I've heard about placebos, obviously, but I had never heard that they often work even if you *know* they are a placebo? I recently heard this in this video
and then again in an essay
by Ramachandran. This paragraph really jumped out for me:
Her ability to hold mutually inconsistent beliefs seems bizarre to us but in fact we all do this from time to time. I have known many an eminent theoretical physicist who prays to a personal God; an old guy watching him from somewhere up there in the sky. I might mention that I have long known that prayer was a placebo; but upon learning recently of a study that showed that a drug works even when you know it is a placebo, I immediately started praying. There are two Ramachandrans—one an arch skeptic and the other a devout believer. Fortunately I enjoy this ambiguous state of mind, unlike Darwin who was tormented by it. It is not unlike my enjoyment of an Escher engraving.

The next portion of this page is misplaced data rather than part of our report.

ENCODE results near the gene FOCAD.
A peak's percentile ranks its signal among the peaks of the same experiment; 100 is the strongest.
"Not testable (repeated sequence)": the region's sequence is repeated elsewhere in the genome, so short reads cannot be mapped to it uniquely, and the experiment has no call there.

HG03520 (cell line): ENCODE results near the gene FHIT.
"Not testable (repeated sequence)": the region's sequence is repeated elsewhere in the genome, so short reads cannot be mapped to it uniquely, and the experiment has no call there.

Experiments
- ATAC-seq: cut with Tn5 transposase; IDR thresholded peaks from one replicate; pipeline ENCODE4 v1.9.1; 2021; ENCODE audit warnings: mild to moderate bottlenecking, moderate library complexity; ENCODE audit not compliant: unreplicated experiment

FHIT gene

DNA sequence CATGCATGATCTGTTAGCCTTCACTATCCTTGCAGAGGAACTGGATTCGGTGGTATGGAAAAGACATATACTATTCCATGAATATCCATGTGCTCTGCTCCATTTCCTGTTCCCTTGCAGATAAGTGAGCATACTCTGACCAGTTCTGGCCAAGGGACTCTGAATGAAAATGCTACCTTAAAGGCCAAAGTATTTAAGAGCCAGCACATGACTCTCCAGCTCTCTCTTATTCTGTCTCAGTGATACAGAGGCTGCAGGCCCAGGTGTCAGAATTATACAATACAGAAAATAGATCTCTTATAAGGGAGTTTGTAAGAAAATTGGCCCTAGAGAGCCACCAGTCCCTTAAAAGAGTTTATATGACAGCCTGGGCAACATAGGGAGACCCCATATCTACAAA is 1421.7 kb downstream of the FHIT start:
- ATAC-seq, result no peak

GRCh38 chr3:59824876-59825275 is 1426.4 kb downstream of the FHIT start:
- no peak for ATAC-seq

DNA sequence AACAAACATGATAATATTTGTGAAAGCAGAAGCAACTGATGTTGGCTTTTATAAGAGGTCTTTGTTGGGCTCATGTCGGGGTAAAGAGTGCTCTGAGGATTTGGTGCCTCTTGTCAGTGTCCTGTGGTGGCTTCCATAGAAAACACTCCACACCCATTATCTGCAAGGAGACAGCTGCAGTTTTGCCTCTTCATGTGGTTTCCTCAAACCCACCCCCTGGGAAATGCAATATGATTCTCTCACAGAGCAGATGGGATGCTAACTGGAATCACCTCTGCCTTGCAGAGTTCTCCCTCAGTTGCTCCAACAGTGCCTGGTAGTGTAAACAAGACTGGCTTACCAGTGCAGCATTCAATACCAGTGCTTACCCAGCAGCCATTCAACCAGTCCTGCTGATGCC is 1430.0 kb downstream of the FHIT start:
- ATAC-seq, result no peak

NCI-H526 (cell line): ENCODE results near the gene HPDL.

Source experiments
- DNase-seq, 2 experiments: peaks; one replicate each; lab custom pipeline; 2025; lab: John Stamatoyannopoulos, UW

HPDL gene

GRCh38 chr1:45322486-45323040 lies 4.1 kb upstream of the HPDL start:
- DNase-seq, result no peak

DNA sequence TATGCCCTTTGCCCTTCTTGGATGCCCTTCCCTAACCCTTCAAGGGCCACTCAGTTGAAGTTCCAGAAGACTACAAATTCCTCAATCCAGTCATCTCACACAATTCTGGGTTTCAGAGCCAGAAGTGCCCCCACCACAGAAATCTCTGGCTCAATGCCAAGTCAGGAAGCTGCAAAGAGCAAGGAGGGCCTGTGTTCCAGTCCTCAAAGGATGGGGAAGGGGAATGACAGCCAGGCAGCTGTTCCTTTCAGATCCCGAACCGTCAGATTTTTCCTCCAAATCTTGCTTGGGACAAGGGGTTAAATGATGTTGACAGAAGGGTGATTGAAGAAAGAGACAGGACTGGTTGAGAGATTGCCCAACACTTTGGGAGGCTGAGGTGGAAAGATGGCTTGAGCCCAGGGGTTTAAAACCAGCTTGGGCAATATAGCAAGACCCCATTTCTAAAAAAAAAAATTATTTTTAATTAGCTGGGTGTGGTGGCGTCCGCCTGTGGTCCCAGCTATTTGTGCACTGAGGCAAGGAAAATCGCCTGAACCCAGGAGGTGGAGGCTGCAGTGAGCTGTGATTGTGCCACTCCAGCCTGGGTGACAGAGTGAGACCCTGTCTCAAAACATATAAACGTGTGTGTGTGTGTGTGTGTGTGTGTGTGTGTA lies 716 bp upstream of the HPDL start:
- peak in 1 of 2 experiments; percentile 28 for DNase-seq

If it's good enough for Ramachandran, then it's good enough for me. So I think I'll try an experiment and pray to Placebo Jesus for a month and see if it works or not. Here is a sample prayer:
Dear Placebo Jesus,
I know you don't exist and if you did it's not clear why you would be listening to my thoughts and care about my needs, but any hoo, please make me smart, give me good health, keep my family safe, send some extra cash my way, and generally make life awesome for me.
If there's anything I can do for you, just let me know.
Ramen (oops, I mean Amen, of course)
Labels: placebo, prayer